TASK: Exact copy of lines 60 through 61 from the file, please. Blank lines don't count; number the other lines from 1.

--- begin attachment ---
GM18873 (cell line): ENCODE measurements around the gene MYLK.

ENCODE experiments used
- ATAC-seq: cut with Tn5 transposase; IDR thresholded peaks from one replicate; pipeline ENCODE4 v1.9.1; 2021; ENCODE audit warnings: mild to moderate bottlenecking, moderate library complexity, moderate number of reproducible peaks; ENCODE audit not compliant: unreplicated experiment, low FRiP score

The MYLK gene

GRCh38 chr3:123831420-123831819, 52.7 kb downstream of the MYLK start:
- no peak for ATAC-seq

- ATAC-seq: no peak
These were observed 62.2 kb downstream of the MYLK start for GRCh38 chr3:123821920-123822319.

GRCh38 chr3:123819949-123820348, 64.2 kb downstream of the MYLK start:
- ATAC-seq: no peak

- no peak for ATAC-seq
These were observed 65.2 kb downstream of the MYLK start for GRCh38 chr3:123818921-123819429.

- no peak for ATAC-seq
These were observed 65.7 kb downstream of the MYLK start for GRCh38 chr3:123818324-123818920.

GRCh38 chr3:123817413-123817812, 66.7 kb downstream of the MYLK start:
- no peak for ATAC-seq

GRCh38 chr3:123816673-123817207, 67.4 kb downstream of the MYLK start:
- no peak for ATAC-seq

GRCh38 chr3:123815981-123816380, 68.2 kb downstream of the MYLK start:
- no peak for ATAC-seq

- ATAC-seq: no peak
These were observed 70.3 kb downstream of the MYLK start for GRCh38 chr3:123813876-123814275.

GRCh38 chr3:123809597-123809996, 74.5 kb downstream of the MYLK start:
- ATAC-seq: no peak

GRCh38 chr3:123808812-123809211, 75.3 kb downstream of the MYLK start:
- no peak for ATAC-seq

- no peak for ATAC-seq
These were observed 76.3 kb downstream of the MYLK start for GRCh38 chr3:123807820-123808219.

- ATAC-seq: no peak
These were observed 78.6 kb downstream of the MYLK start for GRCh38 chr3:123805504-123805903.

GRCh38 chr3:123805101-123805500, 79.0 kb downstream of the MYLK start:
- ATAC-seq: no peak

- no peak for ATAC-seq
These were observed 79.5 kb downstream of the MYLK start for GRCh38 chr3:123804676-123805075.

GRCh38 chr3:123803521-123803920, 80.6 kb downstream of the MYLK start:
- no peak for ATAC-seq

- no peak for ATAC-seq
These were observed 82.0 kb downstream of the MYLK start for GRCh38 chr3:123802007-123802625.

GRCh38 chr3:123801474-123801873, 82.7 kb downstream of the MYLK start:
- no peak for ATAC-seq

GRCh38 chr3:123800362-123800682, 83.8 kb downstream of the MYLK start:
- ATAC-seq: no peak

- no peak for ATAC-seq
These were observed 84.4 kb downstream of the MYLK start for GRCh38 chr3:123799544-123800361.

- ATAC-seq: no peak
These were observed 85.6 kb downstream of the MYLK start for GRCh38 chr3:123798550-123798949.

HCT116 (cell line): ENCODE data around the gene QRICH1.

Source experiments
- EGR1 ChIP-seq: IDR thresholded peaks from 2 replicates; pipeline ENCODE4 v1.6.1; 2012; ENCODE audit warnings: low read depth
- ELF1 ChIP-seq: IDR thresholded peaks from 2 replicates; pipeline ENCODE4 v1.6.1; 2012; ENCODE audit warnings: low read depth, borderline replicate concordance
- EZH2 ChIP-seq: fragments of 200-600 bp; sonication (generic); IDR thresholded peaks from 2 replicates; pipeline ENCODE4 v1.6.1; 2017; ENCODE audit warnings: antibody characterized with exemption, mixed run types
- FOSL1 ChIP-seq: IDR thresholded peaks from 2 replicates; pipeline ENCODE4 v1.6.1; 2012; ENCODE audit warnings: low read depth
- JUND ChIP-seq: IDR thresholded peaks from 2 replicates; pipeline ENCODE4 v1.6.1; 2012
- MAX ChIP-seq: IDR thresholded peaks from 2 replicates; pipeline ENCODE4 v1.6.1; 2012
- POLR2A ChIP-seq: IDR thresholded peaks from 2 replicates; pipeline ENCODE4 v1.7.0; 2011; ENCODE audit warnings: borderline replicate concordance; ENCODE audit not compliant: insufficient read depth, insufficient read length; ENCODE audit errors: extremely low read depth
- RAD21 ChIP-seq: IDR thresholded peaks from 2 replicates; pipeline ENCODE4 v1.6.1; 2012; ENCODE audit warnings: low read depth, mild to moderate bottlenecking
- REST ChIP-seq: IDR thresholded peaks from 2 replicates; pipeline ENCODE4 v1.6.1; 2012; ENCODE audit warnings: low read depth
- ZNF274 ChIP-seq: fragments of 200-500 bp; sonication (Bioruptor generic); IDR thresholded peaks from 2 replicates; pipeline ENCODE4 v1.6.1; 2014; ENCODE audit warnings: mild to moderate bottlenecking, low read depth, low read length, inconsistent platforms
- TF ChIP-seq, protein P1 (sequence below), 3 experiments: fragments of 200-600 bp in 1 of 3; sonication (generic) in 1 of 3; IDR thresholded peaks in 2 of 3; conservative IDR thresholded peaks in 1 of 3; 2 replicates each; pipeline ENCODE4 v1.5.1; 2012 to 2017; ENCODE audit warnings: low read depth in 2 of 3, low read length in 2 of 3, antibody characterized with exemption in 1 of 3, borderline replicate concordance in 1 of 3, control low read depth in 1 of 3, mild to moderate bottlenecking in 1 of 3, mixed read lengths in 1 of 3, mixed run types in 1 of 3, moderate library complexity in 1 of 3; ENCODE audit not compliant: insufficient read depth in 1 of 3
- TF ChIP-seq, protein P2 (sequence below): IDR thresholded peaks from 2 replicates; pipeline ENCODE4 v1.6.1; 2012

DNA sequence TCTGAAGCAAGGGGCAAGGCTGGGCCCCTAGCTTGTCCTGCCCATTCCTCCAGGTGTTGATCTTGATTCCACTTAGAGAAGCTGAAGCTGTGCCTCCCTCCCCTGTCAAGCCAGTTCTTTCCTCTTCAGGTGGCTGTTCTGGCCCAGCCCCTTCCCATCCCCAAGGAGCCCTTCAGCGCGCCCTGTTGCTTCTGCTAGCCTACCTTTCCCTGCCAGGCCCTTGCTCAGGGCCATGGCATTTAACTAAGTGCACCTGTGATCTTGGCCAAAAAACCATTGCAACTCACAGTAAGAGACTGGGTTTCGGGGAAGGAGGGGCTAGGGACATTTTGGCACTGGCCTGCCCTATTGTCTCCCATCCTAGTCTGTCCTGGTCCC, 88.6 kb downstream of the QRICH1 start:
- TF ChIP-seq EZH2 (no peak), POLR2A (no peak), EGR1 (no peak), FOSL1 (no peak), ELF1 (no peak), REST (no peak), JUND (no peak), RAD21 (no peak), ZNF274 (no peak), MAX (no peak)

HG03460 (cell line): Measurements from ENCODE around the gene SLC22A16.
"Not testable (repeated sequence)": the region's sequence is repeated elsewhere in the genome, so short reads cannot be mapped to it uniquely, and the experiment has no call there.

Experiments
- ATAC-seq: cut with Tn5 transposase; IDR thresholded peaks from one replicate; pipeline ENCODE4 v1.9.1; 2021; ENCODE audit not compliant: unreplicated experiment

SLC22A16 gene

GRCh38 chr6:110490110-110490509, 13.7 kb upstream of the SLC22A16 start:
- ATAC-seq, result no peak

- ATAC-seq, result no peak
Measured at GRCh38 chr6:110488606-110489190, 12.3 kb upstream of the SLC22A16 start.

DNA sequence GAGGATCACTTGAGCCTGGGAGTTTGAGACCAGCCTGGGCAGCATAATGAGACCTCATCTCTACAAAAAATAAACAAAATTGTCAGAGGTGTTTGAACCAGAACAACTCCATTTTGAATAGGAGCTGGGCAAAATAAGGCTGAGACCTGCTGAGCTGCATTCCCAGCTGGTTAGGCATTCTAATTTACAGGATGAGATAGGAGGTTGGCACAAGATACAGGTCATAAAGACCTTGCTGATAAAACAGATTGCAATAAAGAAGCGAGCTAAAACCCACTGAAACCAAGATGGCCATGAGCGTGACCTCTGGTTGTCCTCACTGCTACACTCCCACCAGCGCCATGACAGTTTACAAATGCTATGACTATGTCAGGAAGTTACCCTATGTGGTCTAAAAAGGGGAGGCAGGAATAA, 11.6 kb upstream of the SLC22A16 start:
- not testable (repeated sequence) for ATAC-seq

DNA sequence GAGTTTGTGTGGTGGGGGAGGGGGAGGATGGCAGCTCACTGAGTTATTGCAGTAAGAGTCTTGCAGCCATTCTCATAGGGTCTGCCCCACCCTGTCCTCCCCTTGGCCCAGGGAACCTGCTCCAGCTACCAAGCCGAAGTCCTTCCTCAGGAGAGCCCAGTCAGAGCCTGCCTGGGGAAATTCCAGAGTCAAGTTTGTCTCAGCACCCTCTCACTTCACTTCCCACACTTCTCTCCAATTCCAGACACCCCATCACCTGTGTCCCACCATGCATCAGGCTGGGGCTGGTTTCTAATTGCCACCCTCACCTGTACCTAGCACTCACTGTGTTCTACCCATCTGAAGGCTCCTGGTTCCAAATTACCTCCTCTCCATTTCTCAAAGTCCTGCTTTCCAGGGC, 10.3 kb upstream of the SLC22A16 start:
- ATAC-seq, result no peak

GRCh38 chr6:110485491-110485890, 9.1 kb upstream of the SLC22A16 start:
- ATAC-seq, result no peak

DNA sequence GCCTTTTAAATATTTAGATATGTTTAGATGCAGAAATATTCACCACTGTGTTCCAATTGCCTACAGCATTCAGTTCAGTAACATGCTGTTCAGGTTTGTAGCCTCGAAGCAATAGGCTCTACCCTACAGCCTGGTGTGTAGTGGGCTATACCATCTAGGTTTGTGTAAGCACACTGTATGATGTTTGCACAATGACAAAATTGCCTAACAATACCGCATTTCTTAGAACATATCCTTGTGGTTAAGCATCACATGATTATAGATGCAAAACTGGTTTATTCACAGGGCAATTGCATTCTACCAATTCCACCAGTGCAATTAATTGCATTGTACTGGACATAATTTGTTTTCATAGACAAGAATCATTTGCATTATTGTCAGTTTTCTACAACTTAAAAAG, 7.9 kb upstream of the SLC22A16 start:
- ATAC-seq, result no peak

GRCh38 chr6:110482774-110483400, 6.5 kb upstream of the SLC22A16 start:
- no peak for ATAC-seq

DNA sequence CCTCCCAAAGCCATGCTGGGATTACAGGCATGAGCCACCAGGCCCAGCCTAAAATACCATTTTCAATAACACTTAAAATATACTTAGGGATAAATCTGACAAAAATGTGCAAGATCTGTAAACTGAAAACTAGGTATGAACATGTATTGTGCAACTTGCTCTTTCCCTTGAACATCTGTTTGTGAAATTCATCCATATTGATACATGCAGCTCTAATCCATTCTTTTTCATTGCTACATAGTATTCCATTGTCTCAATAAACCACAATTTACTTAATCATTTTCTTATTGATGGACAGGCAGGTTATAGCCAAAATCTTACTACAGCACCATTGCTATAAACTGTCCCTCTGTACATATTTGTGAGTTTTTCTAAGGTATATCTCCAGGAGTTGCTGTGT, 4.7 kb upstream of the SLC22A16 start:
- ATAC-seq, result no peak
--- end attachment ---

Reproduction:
- TF ChIP-seq, protein P2 (sequence below): IDR thresholded peaks from 2 replicates; pipeline ENCODE4 v1.6.1; 2012

DNA sequence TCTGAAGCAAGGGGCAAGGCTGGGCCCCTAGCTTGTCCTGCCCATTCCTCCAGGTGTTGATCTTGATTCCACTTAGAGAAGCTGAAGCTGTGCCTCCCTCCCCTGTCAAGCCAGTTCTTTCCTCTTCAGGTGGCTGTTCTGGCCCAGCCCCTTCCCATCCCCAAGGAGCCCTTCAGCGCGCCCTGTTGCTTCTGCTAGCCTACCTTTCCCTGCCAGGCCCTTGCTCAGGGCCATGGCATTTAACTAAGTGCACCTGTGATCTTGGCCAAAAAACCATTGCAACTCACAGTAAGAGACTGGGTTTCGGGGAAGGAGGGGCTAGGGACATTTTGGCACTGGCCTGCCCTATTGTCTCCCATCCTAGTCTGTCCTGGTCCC, 88.6 kb downstream of the QRICH1 start: